Michael Grab – Finding the Still Point
Michael Grab creates extraordinary stone sculptures that use gravity and balance to hold their form. Grab views the process of creating these beautiful structures as a form of meditation. What follows is an extract from Grab’s website Gravity Glue and a fabulous video of him in action where the seemingly impossible takes shape:
I began balancing rocks through somewhat of a whim in the Summer of 2008 while exploring Boulder Creek in Boulder, CO, USA. Since then, simple curiosity has evolved into a prolific creative passion, and daily meditative practice. I quickly noticed the unique effect that my creations had on myself and others, often inspiring a sense of magic and peace; a sense that ANYTHING IS POSSIBLE.
I am constantly in awe at the stillness, let alone possibility, of such precarious formations, amidst sometimes very turbulent conditions. For me this reflects our own potential to maintain a still-point amidst the variety of challenges we each face throughout our lives. Further, I wish to highlight the idea that WE ARE creators of our own reality, rather than mere recipients. Consciousness affects reality. This practice allows one to freely create, manifesting their own particular vibration into a 3D world.
Balance requires a minimum of THREE contact points. Luckily, every rock is covered in a variety of tiny to large indentations that can act as a NATURAL TRIPOD for the rock to stand upright, or in most orientations you can think of with other rocks. By paying close attention to the vibrations of the rocks, you will start to feel even the smallest “clicks” as the notches of the rocks are moving over one another. In the finest “point-balances”, these clicks can be felt on a scale smaller than millimeters, and in rare cases can even go undetected, in which case intuition and experience become quite useful. Some point-balances will give the illusion of weightlessness as the rocks look to be barely touching. But if you look very close, you may be able to see the tiny notches in which the rocks rest.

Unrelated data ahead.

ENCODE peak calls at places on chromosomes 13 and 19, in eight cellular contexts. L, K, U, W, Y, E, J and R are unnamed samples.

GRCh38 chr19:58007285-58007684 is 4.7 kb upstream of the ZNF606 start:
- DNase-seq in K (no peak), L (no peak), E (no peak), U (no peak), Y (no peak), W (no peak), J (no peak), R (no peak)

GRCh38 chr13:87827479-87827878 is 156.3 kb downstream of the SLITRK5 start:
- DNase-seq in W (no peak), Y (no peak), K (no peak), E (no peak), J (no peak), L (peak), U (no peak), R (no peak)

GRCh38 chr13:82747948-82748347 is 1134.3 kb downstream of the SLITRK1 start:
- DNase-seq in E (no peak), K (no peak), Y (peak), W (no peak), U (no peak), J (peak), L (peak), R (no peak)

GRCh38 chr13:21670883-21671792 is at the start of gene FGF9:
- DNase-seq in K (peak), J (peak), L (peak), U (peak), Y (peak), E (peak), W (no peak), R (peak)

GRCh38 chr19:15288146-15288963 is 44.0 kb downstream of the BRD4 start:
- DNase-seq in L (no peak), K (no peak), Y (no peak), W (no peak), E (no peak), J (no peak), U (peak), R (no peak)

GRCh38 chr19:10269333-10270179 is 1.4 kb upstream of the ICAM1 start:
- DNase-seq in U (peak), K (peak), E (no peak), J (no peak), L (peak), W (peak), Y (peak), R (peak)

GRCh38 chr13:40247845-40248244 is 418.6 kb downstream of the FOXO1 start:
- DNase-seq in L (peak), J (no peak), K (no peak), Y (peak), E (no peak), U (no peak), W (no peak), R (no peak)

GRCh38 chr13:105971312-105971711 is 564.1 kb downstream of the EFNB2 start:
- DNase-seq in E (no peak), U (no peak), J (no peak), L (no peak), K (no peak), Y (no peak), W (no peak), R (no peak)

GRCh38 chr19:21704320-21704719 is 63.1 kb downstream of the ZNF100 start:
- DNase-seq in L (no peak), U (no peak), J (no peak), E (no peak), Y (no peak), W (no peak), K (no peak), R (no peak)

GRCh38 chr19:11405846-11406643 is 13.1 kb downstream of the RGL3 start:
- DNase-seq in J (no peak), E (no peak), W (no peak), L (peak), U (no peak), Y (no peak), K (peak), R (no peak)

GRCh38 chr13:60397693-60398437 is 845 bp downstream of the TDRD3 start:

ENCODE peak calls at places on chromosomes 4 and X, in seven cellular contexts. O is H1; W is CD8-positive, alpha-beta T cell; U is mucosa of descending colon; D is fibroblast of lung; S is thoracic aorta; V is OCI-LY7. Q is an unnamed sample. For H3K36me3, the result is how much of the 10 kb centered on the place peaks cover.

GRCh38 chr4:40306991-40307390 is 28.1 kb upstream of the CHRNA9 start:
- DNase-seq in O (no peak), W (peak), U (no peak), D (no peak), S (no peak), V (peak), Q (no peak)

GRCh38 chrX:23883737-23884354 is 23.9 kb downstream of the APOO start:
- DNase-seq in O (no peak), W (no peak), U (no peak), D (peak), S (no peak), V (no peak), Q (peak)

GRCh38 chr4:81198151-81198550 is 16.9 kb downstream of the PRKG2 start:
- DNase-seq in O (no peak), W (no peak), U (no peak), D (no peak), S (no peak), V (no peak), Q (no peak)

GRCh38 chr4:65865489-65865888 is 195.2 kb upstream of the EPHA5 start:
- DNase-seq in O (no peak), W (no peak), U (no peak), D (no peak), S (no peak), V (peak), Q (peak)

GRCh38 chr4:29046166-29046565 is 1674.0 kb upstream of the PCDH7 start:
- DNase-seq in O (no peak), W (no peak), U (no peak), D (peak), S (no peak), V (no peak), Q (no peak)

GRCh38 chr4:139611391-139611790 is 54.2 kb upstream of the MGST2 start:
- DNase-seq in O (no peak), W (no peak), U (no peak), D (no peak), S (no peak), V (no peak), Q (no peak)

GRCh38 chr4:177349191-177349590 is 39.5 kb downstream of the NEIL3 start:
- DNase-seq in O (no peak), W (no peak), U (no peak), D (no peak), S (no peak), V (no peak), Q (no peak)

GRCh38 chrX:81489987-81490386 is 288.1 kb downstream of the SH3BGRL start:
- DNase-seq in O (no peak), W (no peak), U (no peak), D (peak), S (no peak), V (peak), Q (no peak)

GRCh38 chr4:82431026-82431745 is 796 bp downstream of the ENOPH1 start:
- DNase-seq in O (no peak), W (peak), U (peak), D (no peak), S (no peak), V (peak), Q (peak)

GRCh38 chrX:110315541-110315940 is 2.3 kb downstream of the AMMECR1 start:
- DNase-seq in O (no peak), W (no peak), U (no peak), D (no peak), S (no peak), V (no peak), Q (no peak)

Woven through the physical element of finding tripods, the most fundamental non-physical element is likened to meditation; finding a zero point or silence within myself. Some balances can apply significant pressure on the rational mind and patience. One of the great challenges is to overcome any doubt that may arise. To consider that seemingly impossible things may just be possible. Sometimes I don’t even feel the vertices of the finest “tripods” or balance points until I’ve spent enough time slowing down to the related threshold of vibrations.
What a beautiful description and (in the video) demonstration of his art! He meets the challenge of balance so beautifully. Thank you for posting this; it’s left quite an impression.
His inspiring demonstration had me racing down to the beach to ‘have a go’! I enjoy constructing cairns on beaches and mountainsides etc. but this was something completely different – and extremely challenging! After a number of abortive attempts I managed to create a sort of wobbly structure which no doubt by now will have tumbled to join its brethren due to the very stiff breeze, but at least I was able to gaze at my handiwork from atop the dunes before returning home. And yes, I did find the whole process very contemplative, just listening to the sounds of the sea and the gulls so I hope to continue this exercise – and who knows? I may even construct one of those wonderful arches one day! Thank you for sharing this Philip – and of course Michael and the brilliant video crew for this truly wonderful film.